Garmin packed the watch with highly accurate GPS (as well as GLONASS and Galileo) so you can get detailed pace, distance, and interval data. It also features Garmin’s built-in rate monitor for all-day heart rate monitoring at rest and during activities. And it offers plenty of built-in sports apps for tracking your favorite activities. 

This watch is an ideal choice for runners for a few reasons. It offers cadence alerts to help you keep your cadence consistent. The PacePro technology helps you plan a race strategy for a selected course or distance, and you’ll also get daily suggested workouts based on your training history, fitness level, and recovery time. 

You’ll miss out on some of the more advanced features (sleep tracking, multi-band GPS tracking, and more) of Garmin’s more expensive watches, such as the Forerunner 955. But if you are just getting started on your running journey, you can’t go wrong with the Forerunner 55. To read more about this highly capable cheap fitness tracker, check out our full review

Best budget: Amazfit Band 7

Abby Ferguson



  • Built-in GPS: No
  • Heart rate monitor: Yes
  • Water resistance: 164 feet
  • Battery life: 18 days
  • Display size: 1.47 inches
  • Weight: 0.96 ounces


  • Very lightweight
  • Affordable
  • Accurate heart rate monitor
  • Good battery life


  • Touchscreen is a little finicky

If you’re searching for one of the cheapest fitness trackers available to get you started on the road to better fitness and health, the Amazfit Band 7 is your best bet. The Band 7 features a classic fitness tracker design with a narrow rectangular shape. It’s also very lightweight, which makes it more comfortable to wear, even for days on end. The AMOLED display is colorful and bright, though there is no ambient light sensor, so you’ll have to adjust brightness on your own. But it’s easy to see at full brightness even in full sun.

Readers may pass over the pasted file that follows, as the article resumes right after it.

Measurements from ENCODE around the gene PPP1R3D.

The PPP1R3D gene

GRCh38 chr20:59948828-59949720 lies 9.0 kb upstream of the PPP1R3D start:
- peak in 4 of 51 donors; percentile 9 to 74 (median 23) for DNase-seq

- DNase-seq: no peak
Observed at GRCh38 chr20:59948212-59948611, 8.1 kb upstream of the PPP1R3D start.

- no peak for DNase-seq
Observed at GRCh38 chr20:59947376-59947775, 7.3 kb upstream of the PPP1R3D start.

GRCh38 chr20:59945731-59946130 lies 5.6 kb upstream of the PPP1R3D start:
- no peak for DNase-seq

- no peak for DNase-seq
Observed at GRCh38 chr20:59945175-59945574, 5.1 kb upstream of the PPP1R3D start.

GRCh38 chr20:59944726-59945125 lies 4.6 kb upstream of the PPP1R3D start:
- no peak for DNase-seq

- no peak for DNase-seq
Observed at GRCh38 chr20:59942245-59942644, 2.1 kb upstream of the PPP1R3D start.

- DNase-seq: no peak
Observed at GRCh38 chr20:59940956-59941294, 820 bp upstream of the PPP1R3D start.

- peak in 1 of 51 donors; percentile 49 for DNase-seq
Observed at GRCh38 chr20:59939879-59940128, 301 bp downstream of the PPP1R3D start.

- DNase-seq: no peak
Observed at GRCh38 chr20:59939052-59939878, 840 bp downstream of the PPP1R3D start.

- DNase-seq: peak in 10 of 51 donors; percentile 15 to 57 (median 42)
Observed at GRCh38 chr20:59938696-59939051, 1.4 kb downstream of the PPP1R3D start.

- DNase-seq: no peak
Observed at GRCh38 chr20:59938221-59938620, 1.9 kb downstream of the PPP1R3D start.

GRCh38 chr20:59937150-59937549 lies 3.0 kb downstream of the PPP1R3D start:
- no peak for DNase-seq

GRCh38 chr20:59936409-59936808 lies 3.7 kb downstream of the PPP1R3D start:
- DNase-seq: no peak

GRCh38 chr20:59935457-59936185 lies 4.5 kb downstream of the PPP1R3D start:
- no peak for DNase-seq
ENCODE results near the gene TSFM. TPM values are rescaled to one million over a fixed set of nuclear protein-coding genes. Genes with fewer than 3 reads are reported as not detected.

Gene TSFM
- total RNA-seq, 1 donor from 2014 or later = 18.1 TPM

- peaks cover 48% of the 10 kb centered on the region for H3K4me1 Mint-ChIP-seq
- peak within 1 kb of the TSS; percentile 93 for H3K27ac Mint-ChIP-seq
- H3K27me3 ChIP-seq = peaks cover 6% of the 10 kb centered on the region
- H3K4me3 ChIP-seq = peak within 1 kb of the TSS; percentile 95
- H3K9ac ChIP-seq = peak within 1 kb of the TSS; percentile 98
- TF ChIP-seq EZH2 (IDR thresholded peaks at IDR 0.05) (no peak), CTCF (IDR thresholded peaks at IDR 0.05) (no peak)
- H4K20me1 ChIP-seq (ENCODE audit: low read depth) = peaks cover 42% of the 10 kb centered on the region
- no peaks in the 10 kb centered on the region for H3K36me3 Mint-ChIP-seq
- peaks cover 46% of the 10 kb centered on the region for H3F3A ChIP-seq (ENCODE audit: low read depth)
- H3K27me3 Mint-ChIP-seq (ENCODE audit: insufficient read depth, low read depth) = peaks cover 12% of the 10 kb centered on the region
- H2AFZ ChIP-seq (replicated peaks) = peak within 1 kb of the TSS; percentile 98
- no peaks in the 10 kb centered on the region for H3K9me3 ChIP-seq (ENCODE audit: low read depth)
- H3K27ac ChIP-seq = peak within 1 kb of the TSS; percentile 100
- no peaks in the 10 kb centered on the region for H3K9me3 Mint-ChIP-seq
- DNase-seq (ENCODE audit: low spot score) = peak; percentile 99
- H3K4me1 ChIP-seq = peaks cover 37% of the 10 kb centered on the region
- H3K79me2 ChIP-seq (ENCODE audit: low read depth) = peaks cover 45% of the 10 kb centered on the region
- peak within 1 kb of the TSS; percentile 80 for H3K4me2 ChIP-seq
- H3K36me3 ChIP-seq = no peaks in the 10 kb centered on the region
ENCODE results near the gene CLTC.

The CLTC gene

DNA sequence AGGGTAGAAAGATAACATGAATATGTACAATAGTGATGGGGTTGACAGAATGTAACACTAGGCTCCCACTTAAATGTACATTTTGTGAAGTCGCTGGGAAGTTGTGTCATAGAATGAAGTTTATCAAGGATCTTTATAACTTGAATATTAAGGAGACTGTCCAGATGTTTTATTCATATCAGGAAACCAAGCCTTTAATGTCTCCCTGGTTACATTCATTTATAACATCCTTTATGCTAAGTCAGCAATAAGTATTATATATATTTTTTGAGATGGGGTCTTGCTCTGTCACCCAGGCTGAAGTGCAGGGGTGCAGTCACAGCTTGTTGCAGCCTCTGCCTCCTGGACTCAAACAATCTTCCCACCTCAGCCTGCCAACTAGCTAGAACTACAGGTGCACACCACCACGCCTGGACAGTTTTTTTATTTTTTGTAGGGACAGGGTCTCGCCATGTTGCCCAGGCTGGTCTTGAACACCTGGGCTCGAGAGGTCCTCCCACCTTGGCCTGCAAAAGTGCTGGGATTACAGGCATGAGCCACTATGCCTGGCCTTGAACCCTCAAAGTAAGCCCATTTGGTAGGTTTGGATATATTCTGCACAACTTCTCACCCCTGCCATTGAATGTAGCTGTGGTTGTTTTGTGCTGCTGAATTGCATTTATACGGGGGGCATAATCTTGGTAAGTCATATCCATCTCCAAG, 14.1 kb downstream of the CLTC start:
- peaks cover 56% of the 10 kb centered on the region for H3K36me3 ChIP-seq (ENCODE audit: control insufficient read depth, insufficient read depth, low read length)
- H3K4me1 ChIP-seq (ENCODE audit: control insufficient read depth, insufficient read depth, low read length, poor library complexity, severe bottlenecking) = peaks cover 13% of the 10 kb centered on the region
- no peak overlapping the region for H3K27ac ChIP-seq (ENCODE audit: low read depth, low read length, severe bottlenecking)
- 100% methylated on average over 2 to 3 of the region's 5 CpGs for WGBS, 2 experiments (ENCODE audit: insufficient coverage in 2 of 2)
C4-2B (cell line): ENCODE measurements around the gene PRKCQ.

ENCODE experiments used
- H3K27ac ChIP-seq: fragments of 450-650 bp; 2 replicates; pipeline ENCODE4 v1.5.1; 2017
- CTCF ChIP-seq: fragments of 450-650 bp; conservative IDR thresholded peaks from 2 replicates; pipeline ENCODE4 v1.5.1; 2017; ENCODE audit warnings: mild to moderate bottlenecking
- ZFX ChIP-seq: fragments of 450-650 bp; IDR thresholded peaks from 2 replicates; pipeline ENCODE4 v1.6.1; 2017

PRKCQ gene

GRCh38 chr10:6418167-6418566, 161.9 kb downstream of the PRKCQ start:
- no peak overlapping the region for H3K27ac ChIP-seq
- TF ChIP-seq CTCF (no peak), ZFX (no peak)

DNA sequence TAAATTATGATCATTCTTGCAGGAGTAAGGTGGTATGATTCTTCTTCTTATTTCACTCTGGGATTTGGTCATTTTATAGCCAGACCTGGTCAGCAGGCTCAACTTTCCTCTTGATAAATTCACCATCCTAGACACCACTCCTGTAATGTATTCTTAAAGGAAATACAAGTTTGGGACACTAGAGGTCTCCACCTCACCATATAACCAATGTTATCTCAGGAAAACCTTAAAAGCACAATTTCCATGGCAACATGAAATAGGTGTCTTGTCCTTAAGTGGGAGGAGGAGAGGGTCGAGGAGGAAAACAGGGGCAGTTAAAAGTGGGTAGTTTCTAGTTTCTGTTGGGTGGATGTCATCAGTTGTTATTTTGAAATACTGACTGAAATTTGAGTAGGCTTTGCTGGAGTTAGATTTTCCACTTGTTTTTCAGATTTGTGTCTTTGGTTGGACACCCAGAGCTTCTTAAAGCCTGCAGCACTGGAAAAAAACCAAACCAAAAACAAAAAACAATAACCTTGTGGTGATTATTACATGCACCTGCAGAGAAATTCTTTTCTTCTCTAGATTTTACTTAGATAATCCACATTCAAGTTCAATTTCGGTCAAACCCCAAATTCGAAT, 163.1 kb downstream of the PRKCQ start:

The Amazfit Band 7 features a heart rate monitor and blood oxygen sensor wrapped up into one (BioTracker 3.0 PPG biometric sensor), providing accurate data. It can calculate your VO2 Max, stress levels, and sleep. I found those numbers to be on par with the more expensive Garmin watches I’ve used, which is impressive. And Amazfit provides lots of help text to explain what all those numbers actually mean. It can be a great tool for starting a fitness journey. 

As with most cheap fitness trackers, the Band 7 relies on connected GPS, so you’ll need to keep your phone on you for any activities where location, pace, or distance are important. And keep in mind that even with your phone’s GPS, those numbers won’t be very accurate. I found it to vary pretty significantly from my watch with built-in, multi-band GPS. 

Despite the budget-friendly price, the Band 7 promises up to 18 hours of battery life. I got roughly 16 days at a time in my testing, which is impressive for such a cheap fitness tracker. The watch’s touchscreen is almost too sensitive, and there are no physical buttons, so you’ll be stuck relying on that. But despite its shortcomings, I was very impressed with the Band 7. To learn more, check out our full review

Things to consider before buying a cheap fitness tracker

Just like any fitness tracker or watch, cheap fitness trackers come in a range of styles with various features. Which is best for you depends on your goals and how you plan to use the watch. But the following categories will help guide your decision in selecting the best cheap fitness tracker for you. 

Steps & heart rate